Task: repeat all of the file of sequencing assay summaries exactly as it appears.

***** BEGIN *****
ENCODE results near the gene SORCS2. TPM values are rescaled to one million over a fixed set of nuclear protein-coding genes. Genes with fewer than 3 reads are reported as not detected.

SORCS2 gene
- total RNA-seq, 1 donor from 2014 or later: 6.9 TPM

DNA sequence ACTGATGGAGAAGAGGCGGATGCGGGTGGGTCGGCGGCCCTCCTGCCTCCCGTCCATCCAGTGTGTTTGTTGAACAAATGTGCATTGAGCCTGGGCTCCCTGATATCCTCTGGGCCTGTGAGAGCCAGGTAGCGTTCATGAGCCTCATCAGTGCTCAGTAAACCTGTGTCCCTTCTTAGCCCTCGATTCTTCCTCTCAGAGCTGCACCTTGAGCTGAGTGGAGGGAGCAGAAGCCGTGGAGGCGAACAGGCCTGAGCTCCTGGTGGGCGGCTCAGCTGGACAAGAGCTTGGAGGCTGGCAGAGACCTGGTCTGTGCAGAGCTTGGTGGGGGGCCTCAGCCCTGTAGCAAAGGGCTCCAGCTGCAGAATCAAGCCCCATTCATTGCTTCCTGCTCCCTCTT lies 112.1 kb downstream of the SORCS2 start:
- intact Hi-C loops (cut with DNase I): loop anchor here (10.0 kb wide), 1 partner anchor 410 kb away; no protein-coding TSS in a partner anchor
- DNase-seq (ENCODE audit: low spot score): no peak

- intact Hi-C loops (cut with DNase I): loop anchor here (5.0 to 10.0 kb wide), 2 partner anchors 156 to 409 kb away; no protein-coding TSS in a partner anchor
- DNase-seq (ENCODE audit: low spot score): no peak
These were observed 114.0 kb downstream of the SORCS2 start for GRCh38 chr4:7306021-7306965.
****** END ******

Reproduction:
ENCODE results near the gene SORCS2. TPM values are rescaled to one million over a fixed set of nuclear protein-coding genes. Genes with fewer than 3 reads are reported as not detected.

SORCS2 gene
- total RNA-seq, 1 donor from 2014 or later: 6.9 TPM

DNA sequence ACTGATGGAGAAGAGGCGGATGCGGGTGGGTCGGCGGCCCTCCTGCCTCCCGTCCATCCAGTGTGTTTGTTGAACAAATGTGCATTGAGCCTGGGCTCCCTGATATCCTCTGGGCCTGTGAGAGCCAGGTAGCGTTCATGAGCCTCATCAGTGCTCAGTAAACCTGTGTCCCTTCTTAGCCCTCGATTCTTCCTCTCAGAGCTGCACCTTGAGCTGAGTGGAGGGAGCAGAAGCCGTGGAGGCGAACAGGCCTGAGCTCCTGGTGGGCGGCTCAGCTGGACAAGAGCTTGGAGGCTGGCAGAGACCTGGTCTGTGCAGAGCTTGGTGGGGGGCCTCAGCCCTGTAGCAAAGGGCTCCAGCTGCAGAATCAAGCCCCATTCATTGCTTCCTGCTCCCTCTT lies 112.1 kb downstream of the SORCS2 start:
- intact Hi-C loops (cut with DNase I): loop anchor here (10.0 kb wide), 1 partner anchor 410 kb away; no protein-coding TSS in a partner anchor
- DNase-seq (ENCODE audit: low spot score): no peak

- intact Hi-C loops (cut with DNase I): loop anchor here (5.0 to 10.0 kb wide), 2 partner anchors 156 to 409 kb away; no protein-coding TSS in a partner anchor
- DNase-seq (ENCODE audit: low spot score): no peak
These were observed 114.0 kb downstream of the SORCS2 start for GRCh38 chr4:7306021-7306965.